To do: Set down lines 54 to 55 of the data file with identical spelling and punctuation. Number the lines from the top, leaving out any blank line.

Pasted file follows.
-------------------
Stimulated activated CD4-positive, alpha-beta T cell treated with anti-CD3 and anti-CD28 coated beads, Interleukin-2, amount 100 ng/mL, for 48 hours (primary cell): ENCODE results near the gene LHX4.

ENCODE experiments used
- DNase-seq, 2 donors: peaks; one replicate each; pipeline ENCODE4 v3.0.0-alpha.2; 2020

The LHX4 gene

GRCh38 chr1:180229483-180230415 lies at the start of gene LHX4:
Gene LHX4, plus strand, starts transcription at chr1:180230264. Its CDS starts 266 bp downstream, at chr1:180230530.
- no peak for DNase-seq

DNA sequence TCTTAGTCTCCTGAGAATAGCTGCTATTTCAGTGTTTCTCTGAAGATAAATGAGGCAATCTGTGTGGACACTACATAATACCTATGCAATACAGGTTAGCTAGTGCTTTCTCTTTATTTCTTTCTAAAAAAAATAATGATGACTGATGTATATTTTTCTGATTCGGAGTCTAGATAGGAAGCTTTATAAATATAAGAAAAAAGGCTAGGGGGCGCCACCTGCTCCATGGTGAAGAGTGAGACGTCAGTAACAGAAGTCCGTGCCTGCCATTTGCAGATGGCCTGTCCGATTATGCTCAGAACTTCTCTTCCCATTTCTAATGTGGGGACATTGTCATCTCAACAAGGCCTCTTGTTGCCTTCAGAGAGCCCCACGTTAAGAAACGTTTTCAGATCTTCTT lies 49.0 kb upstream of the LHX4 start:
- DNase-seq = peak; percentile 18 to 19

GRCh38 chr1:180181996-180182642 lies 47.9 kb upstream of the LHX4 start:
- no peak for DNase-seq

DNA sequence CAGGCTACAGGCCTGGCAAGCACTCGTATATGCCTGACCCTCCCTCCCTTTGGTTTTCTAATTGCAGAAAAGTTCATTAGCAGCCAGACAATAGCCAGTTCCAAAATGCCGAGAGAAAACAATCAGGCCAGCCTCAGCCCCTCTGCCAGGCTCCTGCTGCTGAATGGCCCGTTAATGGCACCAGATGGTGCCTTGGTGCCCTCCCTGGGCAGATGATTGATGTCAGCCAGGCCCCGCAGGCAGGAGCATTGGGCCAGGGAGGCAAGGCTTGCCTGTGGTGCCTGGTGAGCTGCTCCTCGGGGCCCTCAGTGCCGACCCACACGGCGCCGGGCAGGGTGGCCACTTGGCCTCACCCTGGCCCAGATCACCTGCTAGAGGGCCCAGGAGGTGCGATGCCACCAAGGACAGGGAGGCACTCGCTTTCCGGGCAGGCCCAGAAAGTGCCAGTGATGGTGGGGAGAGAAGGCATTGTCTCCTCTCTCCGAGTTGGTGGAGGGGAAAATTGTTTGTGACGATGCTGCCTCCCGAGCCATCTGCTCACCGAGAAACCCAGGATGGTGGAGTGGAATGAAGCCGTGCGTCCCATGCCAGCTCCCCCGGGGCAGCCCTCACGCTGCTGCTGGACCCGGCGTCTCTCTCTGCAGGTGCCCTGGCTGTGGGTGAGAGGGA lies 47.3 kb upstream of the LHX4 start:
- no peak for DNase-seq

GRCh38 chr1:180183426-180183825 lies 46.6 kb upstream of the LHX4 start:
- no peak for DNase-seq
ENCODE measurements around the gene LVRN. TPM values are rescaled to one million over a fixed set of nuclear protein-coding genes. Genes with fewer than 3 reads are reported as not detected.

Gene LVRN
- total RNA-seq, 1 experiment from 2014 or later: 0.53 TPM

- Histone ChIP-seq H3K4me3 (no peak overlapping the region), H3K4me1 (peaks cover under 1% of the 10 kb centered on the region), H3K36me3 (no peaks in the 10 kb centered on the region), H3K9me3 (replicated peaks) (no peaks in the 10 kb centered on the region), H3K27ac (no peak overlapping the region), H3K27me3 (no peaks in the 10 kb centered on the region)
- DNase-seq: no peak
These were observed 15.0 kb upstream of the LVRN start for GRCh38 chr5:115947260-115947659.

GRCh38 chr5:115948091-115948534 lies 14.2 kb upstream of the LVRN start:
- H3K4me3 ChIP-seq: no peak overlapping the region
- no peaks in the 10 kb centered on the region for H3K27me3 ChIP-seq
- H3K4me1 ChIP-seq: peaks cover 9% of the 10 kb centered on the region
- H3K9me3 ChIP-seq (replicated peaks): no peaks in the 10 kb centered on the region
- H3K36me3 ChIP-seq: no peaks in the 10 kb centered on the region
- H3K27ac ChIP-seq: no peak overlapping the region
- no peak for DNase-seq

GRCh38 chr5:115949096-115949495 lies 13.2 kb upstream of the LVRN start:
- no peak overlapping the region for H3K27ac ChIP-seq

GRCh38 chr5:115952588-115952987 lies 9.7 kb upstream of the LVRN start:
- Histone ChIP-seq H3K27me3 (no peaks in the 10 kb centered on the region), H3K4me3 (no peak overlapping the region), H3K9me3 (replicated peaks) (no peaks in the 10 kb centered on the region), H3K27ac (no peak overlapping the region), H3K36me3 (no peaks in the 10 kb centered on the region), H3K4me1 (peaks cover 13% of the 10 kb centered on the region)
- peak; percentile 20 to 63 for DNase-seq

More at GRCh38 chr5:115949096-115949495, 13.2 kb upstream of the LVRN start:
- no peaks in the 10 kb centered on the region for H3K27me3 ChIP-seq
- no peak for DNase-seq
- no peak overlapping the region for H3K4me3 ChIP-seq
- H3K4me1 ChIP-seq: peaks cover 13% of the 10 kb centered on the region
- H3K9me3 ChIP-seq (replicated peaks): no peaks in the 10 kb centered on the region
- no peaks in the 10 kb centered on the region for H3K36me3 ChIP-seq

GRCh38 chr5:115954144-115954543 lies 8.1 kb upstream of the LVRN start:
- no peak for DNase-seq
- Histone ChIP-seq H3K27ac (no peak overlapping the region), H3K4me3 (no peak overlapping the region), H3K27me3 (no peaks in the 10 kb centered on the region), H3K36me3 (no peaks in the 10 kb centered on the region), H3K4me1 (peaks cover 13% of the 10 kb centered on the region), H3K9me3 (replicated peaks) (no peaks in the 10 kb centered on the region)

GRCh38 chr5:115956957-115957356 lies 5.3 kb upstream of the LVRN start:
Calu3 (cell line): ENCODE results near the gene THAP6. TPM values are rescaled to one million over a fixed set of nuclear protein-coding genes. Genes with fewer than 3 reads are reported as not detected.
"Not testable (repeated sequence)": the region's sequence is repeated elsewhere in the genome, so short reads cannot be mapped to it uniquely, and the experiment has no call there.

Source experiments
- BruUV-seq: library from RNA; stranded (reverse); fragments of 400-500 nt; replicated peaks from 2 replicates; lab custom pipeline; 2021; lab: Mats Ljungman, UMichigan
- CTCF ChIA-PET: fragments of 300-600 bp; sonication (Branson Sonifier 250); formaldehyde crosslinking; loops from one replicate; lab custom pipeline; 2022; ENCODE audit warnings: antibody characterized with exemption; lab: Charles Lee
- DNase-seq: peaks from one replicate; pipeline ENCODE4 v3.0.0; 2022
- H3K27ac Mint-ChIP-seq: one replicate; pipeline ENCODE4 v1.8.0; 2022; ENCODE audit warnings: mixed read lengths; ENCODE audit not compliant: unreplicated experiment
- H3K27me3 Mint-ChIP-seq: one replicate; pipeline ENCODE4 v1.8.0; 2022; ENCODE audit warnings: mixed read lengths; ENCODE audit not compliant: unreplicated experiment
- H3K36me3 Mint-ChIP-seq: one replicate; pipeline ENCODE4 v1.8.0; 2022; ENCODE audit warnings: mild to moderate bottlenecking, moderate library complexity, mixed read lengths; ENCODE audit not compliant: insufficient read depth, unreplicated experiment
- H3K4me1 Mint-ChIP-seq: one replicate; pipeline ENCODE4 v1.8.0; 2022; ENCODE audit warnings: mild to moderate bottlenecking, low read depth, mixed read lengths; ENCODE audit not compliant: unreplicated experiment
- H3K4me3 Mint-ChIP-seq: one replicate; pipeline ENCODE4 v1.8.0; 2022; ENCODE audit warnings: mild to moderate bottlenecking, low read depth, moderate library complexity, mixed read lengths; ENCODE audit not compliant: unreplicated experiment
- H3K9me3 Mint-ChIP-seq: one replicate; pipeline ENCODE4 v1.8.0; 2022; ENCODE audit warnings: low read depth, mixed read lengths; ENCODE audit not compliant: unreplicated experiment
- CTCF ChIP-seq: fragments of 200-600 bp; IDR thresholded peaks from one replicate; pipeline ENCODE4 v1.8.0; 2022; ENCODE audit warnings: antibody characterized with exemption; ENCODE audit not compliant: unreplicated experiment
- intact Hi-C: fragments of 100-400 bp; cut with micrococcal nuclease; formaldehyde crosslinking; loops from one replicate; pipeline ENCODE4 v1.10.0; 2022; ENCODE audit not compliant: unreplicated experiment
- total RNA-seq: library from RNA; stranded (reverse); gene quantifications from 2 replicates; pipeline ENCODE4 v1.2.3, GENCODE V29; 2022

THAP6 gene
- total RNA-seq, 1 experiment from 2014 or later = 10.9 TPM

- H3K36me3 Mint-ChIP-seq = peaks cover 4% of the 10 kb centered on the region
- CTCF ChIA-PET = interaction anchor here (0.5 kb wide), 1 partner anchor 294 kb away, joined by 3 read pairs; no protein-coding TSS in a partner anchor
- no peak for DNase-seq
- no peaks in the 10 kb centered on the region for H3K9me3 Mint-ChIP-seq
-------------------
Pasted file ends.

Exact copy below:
- H3K36me3 Mint-ChIP-seq: one replicate; pipeline ENCODE4 v1.8.0; 2022; ENCODE audit warnings: mild to moderate bottlenecking, moderate library complexity, mixed read lengths; ENCODE audit not compliant: insufficient read depth, unreplicated experiment
- H3K4me1 Mint-ChIP-seq: one replicate; pipeline ENCODE4 v1.8.0; 2022; ENCODE audit warnings: mild to moderate bottlenecking, low read depth, mixed read lengths; ENCODE audit not compliant: unreplicated experiment